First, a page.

In truth, the times I wasn’t raped don’t actually correlate to what appears on my personal list of didn’t-happens, which represent instances when I stepped outside the boundaries of respectability as most people around me understood them. Instead, the could-have-beens are countless and most of them are mundane. In light of the statistics and the anecdotes I’ve collected, they include every time I’ve been alone in the presence of a man or men as well as times when I haven’t been alone, too. (My neighbor was lying beside her sleeping daughter when the rapist attacked her.) When I realize this, I experience a kind of survivor’s guilt. Why not me? It makes no sense. Others’ stories sink into my skin and cause me a fury of panic, despair, and defiance.
Yet the stories I tell myself about all the times I wasn’t raped can serve a purpose beyond congratulating myself on my instincts or nervously counting my luck. They can show how normal it is not to rape someone, even for men with a lack of restraint or morals, such as the boyfriend who became violent and the man who lied about being on birth control. No matter what the situation is, a typical human male does not try to stick his penis where it isn’t wanted into anyone at all. We’d all be better off if we’d quit implying that not raping under certain conditions is what’s unexpected. Instead of only looking at the actions and attitudes of girls and women as the basis for reducing sexual assault against them (which also contributes to the relative silence around the sexual assault of boys and men), let’s ask what the fuck is wrong with that six percent that commit the crime. Let’s insist more strongly as a society that they change.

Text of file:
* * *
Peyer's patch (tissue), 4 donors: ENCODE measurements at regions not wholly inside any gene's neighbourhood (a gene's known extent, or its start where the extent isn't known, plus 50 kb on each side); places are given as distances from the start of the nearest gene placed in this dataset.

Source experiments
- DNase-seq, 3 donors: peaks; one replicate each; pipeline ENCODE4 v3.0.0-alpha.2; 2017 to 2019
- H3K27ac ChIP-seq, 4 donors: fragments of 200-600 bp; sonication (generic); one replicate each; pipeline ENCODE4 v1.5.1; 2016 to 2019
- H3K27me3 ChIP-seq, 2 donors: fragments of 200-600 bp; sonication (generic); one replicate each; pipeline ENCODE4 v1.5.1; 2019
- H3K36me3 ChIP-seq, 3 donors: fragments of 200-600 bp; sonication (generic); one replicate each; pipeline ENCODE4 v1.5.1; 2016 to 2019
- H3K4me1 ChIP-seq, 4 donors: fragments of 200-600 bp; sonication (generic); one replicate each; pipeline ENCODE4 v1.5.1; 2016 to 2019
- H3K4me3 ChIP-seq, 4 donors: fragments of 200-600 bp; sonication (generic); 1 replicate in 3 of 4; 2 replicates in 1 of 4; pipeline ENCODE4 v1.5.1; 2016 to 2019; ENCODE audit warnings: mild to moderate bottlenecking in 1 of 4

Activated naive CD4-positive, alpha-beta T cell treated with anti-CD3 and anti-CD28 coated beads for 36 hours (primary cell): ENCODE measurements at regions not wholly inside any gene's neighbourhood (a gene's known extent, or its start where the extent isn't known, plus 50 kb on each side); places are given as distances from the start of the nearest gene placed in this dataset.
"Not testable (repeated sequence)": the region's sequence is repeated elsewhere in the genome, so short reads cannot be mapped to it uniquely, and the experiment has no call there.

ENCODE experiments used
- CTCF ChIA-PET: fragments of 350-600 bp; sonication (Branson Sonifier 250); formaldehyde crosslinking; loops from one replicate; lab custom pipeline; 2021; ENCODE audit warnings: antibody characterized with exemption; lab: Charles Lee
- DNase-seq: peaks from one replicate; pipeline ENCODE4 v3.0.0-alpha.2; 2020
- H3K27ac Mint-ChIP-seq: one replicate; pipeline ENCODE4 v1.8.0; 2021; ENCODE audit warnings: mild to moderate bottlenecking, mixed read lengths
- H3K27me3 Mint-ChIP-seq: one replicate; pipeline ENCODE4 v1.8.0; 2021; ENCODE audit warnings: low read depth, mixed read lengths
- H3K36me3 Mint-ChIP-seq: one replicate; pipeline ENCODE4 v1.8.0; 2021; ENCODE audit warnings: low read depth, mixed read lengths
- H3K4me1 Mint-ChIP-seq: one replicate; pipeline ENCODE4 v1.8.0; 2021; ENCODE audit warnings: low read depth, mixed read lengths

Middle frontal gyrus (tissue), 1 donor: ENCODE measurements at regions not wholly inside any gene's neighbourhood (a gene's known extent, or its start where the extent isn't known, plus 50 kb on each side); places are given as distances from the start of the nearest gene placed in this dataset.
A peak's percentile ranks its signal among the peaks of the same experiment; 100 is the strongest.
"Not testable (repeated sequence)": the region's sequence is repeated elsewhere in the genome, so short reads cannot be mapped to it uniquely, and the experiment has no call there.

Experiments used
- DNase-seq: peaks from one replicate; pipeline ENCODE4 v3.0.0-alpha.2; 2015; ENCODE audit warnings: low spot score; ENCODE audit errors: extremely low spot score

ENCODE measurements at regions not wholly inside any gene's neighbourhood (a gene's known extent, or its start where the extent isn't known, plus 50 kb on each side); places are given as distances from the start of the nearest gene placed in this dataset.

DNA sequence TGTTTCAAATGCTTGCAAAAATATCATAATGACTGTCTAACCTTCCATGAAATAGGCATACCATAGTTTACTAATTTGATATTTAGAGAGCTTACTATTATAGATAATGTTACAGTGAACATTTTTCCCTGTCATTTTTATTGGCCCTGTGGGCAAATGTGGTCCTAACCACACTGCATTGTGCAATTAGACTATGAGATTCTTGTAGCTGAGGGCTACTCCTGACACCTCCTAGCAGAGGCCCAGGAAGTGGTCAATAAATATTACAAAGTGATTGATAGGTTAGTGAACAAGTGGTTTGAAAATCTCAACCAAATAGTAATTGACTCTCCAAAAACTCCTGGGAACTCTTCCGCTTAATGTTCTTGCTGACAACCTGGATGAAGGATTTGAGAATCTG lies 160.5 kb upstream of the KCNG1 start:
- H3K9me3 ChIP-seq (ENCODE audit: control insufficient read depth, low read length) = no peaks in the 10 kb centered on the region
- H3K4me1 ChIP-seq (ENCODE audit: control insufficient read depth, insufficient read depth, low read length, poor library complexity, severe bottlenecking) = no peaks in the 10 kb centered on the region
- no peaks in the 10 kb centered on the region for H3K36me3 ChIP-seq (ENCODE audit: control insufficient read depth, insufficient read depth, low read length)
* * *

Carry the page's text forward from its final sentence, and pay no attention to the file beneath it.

We have started to do that to some degree, thanks to the work of enlightened law enforcement agencies and anti-rape activists. In Canada, a campaign called Don’t Be That Guy sought to educate men about rape and is credited with cutting the sexual assault rate by 10 percent. On campuses, instead of educators talking so much about what young women can do to protect themselves—keep their hand over their drink at parties, don’t sip from their cups beyond the point of mild inebriation—there is an increasing expectation that these institutions should talk more about what young men can do to help prevent assault. Yes, they can listen more carefully when a woman says no and not push sex when she’s unable to consent, but they should also accept wider responsibility for helping to thwart the relatively few in their midst whose intention is to overpower a woman’s will.